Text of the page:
Attorney Jessica Dean, and many other prominent lawyers, consider the closing argument to be the pivotal moment of a trial. The attorney must summarize the case while motivating the jury to take action. And it must be done in a way that doesn’t come off as pleading, manipulative, or overbearing. It’s like walking a legal tightrope.
Jessica Dean has spent the last two decades fighting for the rights of working people against corporate malpractice. In that time, she has made a name for herself based on her impassioned and effective closing arguments. Dean is a recipient of many honors and awards in the field of law, and she is a founding partner at Dean Omar Branham Shirley, LLP in Dallas, Texas.
Below, she gives a rare look at her process for preparing a closing argument.
Start with the Verdict Form and Jury Charge
From the very beginning, the verdict form and jury charge provide a framework of how to construct your closing argument.
“The minute you get your verdict form and jury charge, highlight everything you want to be put into a Keynote or PowerPoint,” Dean says. Not only does this keep you on track, but it also helps you seem impartial to a jury.
“I’ll have 30 things from a jury charge that I want to include verbatim. This triggers back to a memory or a statement that the judge gave them [the jury].”
Using language from the jury charge and verdict form maintains consistency and gives the impression of impartiality because the lawyer is referring back to the language used by the judge.
Maintain Consistency between Opening and Closing
Once you’ve finished your opening statement, you can use it as a blueprint to prepare your closing argument. “I take my opening slides and delete everything that I don’t need for closing, but a lot of it easily goes into the closing,” Dean says.
Many of the key points and language from the opening can be reused in the closing. This reinforces your original message and makes it easier to prepare your closing argument as the trial unfolds.
Keep Slides Simple
Juries don’t respond well to slides containing walls of text or hard-to-follow diagrams. Jessica Dean recommends using no more than 15 words per slide. At the same time, she doesn’t limit the number of slides she uses. “I get made fun of for using 300 slides,” she says.
Each slide should form a complete idea and trigger the next logical idea, and every slide should contain evidence in the form of exhibit stickers. Dean explains, “I include an exhibit sticker on every slide where I can say to the jury, ‘Go look. Test me.’”
In this way, her slides are comprehensive yet not confusing or daunting.
The Closing Argument is a Working Document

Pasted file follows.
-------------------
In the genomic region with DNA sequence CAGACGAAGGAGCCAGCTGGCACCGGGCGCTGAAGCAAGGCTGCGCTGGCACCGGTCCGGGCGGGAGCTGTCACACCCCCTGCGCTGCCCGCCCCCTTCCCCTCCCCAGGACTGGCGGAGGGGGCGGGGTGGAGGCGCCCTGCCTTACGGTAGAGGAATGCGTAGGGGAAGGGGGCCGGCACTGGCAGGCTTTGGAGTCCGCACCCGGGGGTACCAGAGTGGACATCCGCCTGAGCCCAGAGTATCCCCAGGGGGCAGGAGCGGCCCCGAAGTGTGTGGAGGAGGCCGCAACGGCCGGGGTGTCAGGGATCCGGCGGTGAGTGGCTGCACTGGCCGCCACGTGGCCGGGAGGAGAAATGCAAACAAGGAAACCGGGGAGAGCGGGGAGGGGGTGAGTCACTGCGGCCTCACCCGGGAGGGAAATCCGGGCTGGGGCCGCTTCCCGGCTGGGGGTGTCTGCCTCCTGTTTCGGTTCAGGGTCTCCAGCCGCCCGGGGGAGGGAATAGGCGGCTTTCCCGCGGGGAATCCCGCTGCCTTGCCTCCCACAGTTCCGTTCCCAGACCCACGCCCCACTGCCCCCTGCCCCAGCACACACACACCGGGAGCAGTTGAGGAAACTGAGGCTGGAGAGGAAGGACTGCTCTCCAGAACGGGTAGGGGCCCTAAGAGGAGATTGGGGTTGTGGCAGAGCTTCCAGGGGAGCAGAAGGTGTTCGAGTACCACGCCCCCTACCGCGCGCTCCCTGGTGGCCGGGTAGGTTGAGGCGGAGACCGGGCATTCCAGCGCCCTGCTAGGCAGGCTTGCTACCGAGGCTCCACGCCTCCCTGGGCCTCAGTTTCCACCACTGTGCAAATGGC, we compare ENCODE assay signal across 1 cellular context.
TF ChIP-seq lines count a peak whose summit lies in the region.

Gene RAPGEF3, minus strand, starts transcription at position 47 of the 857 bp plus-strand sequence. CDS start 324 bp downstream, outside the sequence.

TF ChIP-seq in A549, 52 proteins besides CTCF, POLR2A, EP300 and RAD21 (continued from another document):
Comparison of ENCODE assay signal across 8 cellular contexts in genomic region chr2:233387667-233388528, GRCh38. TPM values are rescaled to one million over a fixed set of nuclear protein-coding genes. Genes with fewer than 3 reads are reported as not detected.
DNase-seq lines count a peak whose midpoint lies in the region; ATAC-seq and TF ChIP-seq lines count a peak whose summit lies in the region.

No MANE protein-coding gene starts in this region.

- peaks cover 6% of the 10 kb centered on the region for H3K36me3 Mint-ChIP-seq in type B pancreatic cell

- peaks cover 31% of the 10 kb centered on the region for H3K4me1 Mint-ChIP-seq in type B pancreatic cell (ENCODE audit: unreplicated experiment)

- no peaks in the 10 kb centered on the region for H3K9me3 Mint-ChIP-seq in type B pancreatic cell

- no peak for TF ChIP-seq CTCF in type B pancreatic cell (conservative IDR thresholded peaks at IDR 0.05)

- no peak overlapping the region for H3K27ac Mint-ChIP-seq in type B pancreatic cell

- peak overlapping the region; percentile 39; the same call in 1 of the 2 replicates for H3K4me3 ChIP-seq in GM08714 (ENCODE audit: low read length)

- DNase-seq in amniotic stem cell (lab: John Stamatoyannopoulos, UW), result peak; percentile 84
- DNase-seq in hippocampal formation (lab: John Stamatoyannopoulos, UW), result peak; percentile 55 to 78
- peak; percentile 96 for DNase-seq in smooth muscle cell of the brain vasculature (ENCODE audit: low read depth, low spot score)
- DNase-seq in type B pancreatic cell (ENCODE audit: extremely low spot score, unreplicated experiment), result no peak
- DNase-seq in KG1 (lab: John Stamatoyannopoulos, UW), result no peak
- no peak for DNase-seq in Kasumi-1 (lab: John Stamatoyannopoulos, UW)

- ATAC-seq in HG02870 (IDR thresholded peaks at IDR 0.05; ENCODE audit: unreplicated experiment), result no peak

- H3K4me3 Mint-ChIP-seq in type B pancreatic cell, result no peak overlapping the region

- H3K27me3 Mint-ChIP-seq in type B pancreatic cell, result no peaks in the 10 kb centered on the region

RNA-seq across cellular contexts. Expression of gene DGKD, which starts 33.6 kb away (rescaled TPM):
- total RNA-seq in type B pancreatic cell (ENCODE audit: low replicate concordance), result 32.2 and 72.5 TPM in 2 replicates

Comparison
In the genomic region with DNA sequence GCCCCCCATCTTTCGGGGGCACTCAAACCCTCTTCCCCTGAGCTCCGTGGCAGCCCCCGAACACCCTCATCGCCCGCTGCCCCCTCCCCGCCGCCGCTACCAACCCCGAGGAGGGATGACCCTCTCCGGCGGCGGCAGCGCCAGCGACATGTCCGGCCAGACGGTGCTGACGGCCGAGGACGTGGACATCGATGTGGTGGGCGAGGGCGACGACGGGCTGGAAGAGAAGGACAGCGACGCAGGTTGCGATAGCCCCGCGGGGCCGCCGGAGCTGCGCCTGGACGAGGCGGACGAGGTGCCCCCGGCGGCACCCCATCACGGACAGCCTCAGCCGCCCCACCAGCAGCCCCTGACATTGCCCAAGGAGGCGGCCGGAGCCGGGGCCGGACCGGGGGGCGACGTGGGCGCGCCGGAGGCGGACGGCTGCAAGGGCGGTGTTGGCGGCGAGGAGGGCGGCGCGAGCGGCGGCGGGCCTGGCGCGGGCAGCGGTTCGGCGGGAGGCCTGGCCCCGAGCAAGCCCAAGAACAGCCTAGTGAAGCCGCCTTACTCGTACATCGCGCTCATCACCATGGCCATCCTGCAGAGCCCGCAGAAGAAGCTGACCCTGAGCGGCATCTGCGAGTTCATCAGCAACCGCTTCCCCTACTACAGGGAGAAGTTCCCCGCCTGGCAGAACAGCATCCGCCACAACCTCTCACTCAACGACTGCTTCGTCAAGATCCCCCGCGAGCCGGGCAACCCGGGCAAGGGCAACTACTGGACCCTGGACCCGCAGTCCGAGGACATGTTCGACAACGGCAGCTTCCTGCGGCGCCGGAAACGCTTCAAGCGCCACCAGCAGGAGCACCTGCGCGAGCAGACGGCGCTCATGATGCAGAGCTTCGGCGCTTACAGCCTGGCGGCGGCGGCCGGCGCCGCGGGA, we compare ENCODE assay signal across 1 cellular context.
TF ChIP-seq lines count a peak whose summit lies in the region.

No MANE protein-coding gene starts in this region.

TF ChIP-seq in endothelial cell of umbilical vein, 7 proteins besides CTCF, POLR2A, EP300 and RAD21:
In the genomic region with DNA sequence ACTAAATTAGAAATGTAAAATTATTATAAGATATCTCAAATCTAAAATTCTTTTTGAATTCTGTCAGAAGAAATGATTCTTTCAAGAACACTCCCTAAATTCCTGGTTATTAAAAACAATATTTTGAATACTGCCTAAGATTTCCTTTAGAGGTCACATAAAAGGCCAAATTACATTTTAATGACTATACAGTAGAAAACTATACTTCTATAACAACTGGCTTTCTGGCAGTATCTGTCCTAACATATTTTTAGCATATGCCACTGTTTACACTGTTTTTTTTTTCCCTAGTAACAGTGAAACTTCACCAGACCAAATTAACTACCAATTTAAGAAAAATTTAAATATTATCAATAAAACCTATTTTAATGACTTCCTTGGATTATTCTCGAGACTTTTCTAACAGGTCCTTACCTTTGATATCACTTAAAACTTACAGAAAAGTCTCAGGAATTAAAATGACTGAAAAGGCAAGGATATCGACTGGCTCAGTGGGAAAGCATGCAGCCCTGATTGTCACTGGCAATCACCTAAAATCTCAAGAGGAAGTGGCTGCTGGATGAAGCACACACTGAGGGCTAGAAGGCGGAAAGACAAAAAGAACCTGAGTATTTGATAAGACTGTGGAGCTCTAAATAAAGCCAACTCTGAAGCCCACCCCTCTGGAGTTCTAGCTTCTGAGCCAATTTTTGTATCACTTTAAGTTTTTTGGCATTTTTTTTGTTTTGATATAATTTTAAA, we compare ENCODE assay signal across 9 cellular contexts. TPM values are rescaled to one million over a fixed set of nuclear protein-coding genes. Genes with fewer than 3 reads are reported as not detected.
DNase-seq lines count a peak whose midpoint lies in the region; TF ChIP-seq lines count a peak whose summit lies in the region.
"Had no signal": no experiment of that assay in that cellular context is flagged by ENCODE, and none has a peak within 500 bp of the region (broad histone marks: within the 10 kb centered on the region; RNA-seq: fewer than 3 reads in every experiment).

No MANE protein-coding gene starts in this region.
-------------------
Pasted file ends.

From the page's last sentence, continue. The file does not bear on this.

Sometimes, the judge won’t give the jury instructions until just before closing arguments. New information may mean that your closing argument has to be amended at the last minute. Dean admits that she never has a dress rehearsal for her closing argument. “Sometimes, someone is working on the last 100 slides while I’m talking,” she says.
Keep your closing argument fluid up until the last minute to guarantee it will be the most relevant argument for the jury. It also prevents you from becoming overconfident and losing sight of the defense’s strategy.
Cover Every Base
When you make a closing argument, you aren’t just pleading your case. You’re also telling the jury exactly how to do their job. Again, this is why it’s so important to base your argument on the jury charge. Take every instruction from the judge and deconstruct it legally so that the jury forms a clear picture of how to take action.
When speaking about how she does this in her slides, Jessica Dean says, “I literally go through every part that informs that question in the law digested with the facts and then have an answer with a big check mark.”
She has a similar process when working from the verdict form. “I take out each individual question. For every answer, I have the first question, law, proof, question again with the answer. Second questions, law, proof, etc.”
Attorney Jessica Dean’s Passionate Closing Arguments
Jessica Dean’s closing arguments are rooted in logic and tested patterns, but she also brings her passion to the courtroom, often resulting in emotionally powerful closing arguments. Part of what makes her one of the nation’s most revered lawyers is her ability to infuse sound argument with genuine emotion, connecting with juries and winning major cases.
To prepare effective closing arguments, follow Jessica Dean’s framework above, but don’t forget to include your passion in your message.